Patients with psoriatic arthritis (PsA) who were taking and were naïve to biologic medications experienced symptom relief with apremilast as early as 2 weeks into therapy, with sustained clinical improvement through 1 year of treatment, according to data published in the Annals of Rheumatic Diseases.
The results were superior to placebo controls, and were derived from the Assessing Apremilast Monotherapy in a Clinical Trial of Biologic-Naïve Patients With Psoriatic Arthritis (ACTIVE) study, a randomized, double-blind, parallel-group, controlled trial (Clincaltrials.gov ID NCT01925768).
Although biologics are often used in conjunction with or following therapy with conventional synthetic disease-modifying antirheumatic drugs, there is concern regarding their long-term use because of an uncertain safety profile. The ACTIVE study offered researchers the opportunity to better establish chronic tolerability and examine the potential for early onset of therapeutic benefit (before 16 weeks).
A total of 219 participants were enrolled in the study and received either apremilast 30 mg (n=110) or placebo (n=109). Participants were assessed at 2 weeks and then regularly thereafter until 52 weeks. Participants assigned to the placebo group were switched to an active treatment phase at 24 weeks and received apremilast for the remainder of the trial.
The primary outcome was 20% improvement in modified American College of Rheumatology response criteria (ACR20). Secondary efficacy outcomes comprised the 28-joint count Disease Activity Score-, the Gladman Enthesitis Index, and the Health Assessment Questionnaire-Disability Index.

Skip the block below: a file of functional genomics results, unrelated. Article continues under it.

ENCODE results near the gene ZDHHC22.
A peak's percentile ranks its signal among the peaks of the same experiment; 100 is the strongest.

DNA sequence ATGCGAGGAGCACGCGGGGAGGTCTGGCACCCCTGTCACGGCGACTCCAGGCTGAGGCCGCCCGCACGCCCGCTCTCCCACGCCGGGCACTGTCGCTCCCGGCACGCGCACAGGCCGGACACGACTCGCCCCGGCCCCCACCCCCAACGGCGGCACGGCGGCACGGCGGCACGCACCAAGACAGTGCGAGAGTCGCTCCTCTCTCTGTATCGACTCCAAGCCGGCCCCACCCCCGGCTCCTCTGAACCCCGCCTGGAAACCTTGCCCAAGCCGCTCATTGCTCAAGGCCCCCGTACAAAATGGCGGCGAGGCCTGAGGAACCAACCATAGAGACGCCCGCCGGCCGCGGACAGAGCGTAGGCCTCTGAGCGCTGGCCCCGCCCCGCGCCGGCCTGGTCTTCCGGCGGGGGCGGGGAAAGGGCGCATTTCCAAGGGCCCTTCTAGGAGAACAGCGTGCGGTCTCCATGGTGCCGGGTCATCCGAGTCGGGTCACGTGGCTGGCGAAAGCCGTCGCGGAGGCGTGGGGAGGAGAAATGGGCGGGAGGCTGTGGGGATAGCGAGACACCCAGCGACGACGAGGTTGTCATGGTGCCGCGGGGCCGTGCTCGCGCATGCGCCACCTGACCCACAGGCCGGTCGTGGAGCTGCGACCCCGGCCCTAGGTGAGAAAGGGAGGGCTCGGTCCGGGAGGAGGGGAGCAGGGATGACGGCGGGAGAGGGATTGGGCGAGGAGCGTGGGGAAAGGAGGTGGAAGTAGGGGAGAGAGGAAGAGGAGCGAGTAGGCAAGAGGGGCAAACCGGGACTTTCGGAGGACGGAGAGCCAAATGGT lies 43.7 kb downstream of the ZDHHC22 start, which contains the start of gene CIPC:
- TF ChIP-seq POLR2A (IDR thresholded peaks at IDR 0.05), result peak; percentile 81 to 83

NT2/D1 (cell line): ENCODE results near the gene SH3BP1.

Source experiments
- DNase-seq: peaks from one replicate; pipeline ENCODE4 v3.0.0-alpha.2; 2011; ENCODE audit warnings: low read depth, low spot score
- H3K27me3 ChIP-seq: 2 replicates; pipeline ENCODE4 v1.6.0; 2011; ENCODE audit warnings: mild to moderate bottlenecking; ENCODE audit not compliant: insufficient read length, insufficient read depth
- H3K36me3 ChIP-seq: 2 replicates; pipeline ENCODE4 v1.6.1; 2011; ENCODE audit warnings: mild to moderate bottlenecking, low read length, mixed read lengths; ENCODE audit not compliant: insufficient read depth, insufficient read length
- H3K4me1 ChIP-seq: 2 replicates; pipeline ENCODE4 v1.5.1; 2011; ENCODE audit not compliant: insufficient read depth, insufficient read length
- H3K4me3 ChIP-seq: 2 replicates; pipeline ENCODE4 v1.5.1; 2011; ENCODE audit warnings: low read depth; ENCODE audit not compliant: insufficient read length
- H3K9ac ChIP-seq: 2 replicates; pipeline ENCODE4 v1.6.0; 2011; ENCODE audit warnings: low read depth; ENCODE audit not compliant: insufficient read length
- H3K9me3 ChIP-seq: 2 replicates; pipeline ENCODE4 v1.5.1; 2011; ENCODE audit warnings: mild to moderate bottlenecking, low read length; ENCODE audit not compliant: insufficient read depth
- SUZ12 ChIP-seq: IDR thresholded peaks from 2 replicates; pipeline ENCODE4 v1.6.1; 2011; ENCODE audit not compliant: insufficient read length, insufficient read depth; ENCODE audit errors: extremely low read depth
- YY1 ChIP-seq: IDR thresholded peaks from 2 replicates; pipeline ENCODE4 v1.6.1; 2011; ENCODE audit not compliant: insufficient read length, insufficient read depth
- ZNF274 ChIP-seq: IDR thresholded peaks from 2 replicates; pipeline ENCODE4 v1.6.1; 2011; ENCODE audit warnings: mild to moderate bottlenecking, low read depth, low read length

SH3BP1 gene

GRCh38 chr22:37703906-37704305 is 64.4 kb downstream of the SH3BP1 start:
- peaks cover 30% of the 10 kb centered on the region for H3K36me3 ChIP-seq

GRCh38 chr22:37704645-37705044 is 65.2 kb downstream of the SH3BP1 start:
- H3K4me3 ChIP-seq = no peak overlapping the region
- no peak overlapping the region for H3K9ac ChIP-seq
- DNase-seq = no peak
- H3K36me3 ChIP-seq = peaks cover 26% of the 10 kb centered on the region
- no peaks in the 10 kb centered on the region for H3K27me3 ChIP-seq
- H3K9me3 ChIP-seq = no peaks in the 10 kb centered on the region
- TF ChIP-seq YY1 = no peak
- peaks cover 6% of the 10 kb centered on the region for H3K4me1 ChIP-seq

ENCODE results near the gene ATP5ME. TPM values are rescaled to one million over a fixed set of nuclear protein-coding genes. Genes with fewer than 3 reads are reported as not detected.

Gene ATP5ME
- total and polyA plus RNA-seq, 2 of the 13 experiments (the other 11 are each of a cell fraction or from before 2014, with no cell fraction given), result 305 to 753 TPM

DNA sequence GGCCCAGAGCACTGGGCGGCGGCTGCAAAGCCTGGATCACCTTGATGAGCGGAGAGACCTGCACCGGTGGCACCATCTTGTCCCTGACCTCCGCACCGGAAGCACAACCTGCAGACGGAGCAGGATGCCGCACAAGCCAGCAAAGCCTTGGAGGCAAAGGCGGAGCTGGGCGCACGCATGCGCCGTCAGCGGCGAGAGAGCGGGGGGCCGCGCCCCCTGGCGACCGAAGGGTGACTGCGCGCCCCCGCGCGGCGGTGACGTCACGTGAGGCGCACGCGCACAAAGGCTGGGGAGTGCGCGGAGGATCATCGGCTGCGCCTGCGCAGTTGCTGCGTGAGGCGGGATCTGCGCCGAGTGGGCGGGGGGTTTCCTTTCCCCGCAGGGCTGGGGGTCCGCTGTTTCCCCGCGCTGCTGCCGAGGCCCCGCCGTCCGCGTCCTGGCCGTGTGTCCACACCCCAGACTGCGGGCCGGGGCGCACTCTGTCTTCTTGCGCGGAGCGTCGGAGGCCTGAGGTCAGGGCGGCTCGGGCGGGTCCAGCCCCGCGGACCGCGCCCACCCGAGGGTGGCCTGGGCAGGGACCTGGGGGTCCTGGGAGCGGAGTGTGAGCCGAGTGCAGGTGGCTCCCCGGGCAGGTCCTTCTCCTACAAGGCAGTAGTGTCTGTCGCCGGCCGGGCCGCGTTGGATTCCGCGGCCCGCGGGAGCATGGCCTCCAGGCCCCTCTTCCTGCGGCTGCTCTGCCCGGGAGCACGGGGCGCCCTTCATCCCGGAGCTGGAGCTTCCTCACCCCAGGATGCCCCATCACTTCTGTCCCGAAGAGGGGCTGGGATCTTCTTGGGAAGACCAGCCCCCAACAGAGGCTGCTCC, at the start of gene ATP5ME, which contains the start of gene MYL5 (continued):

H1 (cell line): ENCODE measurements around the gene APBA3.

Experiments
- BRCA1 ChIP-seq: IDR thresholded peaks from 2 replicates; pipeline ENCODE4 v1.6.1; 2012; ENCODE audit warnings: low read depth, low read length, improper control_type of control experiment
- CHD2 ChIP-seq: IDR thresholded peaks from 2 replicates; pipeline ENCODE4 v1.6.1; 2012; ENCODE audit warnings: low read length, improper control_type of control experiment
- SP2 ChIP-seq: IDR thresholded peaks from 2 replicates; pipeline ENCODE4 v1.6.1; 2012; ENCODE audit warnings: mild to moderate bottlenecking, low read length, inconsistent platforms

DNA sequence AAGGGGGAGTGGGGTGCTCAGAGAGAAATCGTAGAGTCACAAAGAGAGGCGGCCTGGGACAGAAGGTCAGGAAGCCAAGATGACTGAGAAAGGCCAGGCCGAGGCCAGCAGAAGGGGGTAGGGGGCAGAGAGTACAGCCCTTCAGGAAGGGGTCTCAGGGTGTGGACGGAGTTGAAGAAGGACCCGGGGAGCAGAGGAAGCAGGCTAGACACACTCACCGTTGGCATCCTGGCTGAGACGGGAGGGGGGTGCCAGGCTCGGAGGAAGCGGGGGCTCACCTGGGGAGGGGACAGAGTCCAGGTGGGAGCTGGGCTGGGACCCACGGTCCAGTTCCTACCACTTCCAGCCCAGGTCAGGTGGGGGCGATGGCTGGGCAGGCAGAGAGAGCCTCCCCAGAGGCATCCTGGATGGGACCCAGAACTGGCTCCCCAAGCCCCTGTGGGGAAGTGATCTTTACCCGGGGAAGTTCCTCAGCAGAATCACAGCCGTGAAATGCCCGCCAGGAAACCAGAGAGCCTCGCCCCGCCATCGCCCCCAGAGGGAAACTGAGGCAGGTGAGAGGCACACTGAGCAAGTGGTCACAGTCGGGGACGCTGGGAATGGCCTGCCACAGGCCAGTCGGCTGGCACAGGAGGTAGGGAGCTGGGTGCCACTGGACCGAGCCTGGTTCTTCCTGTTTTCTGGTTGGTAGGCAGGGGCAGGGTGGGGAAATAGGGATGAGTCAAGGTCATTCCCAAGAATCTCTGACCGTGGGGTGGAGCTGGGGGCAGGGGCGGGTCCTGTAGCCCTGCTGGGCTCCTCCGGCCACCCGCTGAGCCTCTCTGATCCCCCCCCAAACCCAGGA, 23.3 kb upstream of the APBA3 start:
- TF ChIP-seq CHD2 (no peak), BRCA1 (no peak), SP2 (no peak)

At 16 weeks, there was a significant ACR20 response difference between the apremilast and placebo groups, (38.2%, vs 20.2%; P =.004). Analysis at 24 weeks revealed a continued advantage for apremilast vs placebo (43.6% vs 24.8%; P =.004). In addition, the earliest assessment at 2 weeks showed a substantially greater ACR20 response in the apremilast cohort (16.4%) vs placebo (6.4%; P =.025).
Secondary outcomes also indicated apremilast superiority as early as the second week, with statistically significant reductions in Disease Activity Score-28 (P <.0001), Gladman Enthesitis Index (P =.001) and Health Assessment Questionnaire-Disability Index (P =.023) scores at 16 weeks. Clinical improvement was sustained through 52 weeks.
The safety profile of apremilast was acceptable and comparable to that of other studied medications for PsA. Through 24 weeks, the main adverse effect was diarrhea (14.7% for the apremilast group vs 11.0% for placebo). Serious adverse effects were limited for both the apremilast and the placebo groups (2.8% and 4.6%, respectively).
The authors identified several limitations, including heterogeneity of disease duration; investigator discretion regarding early escape; lack of skin, nail, or dactylitis evaluation; and lack of imaging studies to examine structural damage. They also urged caution when interpreting morning stiffness measurements because of a limited understanding regarding the relationship with disease activity in PsA.
The analysis demonstrated that monotherapy with apremilast should be considered safe and effective in patients with PsA who have never received biologic therapy. Furthermore, the results suggest that some patients may see early onset of therapeutic effect.
Nash P, Ohson K, Walsh J, et al. Early and sustained efficacy with apremilast monotherapy in biologic-naïve patients with active psoriatic arthritis: a phase IIIb, randomised, controlled trial (ACTIVE) [published online January 17, 2018]. Ann Rheum Dis. doi:10.1136/annrheumdis-2017-211568
This article originally appeared on Rheumatology Advisor